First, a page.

Basic COM with Linux

Posted: April 4, 2015 in Design Patterns


This article is intended for C++ developers, It is assumed that the reader of this article is familiar with object oriented programming and design.

Windows C++ developers working with COM might find this article useful in leveraging their existing windows knowledge with Linux.


While COM is widely used on windows operating systems, it is rarely used with Linux, in this article I will demonstrate a simple & Light weight Linux C++ implementation of the basic COM model.

This article is the first of a series of article discussing object oriented design using COM & C++, The Article start with a short explanation of the basic ideas and follows a simple source code example.

The core concepts are simple and are easy to implement on many platforms other than windows, at it’s very basic, COM solve two main problems, [1] Cross-module Object run-time type information, [2] Object life-cycle management, these are fundamental concepts widely used in numerous projects, COM facilitate a simple yet flexible design pattern to solve these problems.

When to use and when not to use

COM was defined decades ago, Since then, new technologies have emerged considerably reducing development cost comparing to COM, However, while these technologies have proved affective in most of the cases there are cases where performance and resource consumption are critical, in these cases C++/COM prove essential.

Web and big-data applications ( for example ) have many highly optimized frameworks enabling implementation using a higher level language such as C# or Java, however, for specialized applications where performance is critical, development must be done in C/C++, in these cases COM proves efficient, I have been vastly using COM while building multimedia / streaming engines on Windows, Linux and mobile devices.


Object life-cycle control: Reference counting is used to keep the object alive as long as it is being used, and thus, each of the object consumers ( class, method, … ) increase it’s reference count while it’s using the object ( by calling ‘AddRef’ ), and, reduce the reference count when it has finished using the object ( by calling ‘Release’ ).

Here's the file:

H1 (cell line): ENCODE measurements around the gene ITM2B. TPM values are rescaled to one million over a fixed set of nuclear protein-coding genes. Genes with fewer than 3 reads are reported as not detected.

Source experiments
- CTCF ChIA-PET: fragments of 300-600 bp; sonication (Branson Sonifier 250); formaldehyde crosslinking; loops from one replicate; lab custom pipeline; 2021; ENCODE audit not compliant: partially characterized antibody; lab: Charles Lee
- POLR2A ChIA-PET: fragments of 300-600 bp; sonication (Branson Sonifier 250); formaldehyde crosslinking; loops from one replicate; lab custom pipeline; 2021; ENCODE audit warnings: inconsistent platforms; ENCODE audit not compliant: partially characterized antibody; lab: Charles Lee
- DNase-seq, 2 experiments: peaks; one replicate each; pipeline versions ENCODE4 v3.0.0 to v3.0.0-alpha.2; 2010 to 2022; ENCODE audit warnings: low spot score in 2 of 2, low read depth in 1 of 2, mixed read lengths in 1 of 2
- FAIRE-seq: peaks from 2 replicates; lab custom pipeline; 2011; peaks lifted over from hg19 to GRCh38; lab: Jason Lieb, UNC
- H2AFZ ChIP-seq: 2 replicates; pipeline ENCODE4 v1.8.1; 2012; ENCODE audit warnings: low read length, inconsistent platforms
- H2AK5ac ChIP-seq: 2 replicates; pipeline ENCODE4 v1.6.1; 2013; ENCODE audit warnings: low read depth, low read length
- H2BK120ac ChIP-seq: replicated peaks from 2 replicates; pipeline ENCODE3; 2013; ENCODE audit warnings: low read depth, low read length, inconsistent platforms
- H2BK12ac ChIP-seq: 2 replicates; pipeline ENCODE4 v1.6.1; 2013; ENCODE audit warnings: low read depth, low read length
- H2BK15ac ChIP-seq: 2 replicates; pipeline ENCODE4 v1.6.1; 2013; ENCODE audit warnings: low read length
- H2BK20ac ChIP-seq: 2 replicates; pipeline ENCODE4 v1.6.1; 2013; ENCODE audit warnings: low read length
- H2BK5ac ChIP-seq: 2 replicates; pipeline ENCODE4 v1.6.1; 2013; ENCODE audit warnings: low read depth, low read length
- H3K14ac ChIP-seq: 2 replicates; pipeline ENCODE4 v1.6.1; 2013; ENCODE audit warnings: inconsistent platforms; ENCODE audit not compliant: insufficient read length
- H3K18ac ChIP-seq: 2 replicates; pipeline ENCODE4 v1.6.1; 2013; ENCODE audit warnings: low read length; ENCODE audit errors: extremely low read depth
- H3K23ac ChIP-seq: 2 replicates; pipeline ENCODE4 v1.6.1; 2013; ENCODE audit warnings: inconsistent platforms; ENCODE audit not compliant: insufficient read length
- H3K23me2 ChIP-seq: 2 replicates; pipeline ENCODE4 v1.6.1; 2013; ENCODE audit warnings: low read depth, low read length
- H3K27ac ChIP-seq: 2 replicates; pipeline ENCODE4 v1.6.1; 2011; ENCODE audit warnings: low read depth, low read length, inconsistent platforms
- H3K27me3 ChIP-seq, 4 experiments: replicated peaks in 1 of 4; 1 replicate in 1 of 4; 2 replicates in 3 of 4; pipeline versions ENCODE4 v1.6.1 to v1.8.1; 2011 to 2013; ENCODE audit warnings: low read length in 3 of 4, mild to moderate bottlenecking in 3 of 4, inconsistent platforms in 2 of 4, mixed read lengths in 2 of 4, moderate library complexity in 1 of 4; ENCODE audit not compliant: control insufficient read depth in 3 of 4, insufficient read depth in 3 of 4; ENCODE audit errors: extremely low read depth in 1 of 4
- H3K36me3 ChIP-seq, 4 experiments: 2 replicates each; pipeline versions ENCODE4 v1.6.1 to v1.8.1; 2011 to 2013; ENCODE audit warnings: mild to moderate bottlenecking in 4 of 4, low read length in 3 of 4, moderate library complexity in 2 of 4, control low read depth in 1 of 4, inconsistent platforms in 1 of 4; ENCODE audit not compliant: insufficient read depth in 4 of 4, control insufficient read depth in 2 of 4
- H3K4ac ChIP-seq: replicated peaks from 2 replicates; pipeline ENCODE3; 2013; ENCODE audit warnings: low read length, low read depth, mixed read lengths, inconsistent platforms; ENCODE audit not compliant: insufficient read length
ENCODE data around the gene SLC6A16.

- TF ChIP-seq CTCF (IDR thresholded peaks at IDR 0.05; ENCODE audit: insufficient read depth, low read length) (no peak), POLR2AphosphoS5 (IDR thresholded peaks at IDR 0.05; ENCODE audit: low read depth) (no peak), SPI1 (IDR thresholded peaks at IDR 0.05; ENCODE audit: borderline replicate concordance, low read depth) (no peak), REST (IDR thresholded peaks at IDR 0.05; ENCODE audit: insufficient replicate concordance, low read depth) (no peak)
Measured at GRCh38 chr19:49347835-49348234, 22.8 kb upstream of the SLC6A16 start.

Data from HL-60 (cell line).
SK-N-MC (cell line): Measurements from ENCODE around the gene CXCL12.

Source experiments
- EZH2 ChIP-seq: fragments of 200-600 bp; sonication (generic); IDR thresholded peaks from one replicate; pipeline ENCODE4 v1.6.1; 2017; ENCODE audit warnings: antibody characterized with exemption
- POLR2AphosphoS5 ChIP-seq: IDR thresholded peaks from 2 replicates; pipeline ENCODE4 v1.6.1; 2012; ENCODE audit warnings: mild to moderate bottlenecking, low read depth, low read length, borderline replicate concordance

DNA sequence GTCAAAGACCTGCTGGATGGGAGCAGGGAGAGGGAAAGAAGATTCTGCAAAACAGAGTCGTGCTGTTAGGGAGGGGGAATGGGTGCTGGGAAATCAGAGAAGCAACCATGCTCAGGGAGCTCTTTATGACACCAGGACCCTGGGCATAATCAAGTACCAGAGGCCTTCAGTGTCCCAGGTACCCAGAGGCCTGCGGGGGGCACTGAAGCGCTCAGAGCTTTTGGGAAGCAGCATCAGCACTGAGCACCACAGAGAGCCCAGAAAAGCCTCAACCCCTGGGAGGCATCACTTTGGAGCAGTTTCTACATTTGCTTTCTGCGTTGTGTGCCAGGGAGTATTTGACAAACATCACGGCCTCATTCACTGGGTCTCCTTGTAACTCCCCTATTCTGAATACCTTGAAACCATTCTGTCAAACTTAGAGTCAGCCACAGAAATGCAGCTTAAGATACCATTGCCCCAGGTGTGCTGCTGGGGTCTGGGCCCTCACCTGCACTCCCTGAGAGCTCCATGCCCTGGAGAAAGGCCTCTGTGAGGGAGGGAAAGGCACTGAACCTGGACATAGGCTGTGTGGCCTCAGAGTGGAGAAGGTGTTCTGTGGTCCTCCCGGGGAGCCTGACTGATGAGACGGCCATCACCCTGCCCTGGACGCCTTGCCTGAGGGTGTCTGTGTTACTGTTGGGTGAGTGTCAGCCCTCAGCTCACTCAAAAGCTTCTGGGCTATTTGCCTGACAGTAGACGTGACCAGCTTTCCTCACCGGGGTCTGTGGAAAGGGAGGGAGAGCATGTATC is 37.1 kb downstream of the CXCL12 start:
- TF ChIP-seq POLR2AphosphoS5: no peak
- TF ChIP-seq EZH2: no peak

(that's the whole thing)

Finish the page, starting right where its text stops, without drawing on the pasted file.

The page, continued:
Object run-time type information: with COM, objects implement interfaces, each such interface is associated with a unique id, this id is then used by the object consumer ( e.g. calling method ) to query for support of a specific interface, the method implementing this logic is called QueryInterface.

The IUnknown interface

The most fundamental COM construct is the IUnknown interface, this interface must be implemented by every COM object and interface, it define methods for reference count control and run-time type information querying.

interface IUnknown
    virtual HRESULT QueryInterface(IN REFIID riid, OUT void** ppvObject) = 0;
    virtual UINT AddRef(void) = 0;
    virtual UINT Release(void) = 0;

Object life-cycle control is usually implemented using a class member variable for reference counting, calling AddRef increase the reference count by one while Release decrease the reference count, when the reference count reach zero the object is responsible to clean it-self from memory.

The QueryInterface method is used to query the object for support of a specific interface, implementation of the QueryInterface method involves iterating though the ids list of supported interfaces, if the interface queried is supported is found to be support, the object will increase it’s reference count and return a pointer reference through ‘*ppvObject’, if the queried interface was not found, E_NOINTERFACE is returned.

Implementation guidelines

Since COM object maintain their own life time using reference counting, external object life-time control should be prevented, for example allocating a COM object on the stack will cause it’s allocated resources to be released upon stack frame termination making the reference count mechanism useless and mis-leading.

To ensure the object maintain it’s own life-cycle the COM object constructors and destructor are defined as protected, this prevent the object to get directly created on the stack.

COM object creation is implemented using a special static class method usually called CreateInstance, this method allocate the object, Initialize the reference count and returns the default interface, that interface can later be used to query for other interfaces.

The Sample Code

// {00000000-0000-0000-C000-000000000046}
constexpr GUID IID_IUnknown = { 0x00000000, 0x0000, 0x0000, { 0xC0, 0x00, 0x00, 0x00, 0x00, 0x00, 0x00, 0x46 } };

interface IUnknown
    virtual HRESULT QueryInterface(IN REFIID riid, OUT void** ppvObject) = 0;
    virtual UINT AddRef(void) = 0;
    virtual UINT Release(void) = 0;


This file contain the most basic definitions comprising basic COM behaviour, Every COM object must implement all of the IUnknown interface methods.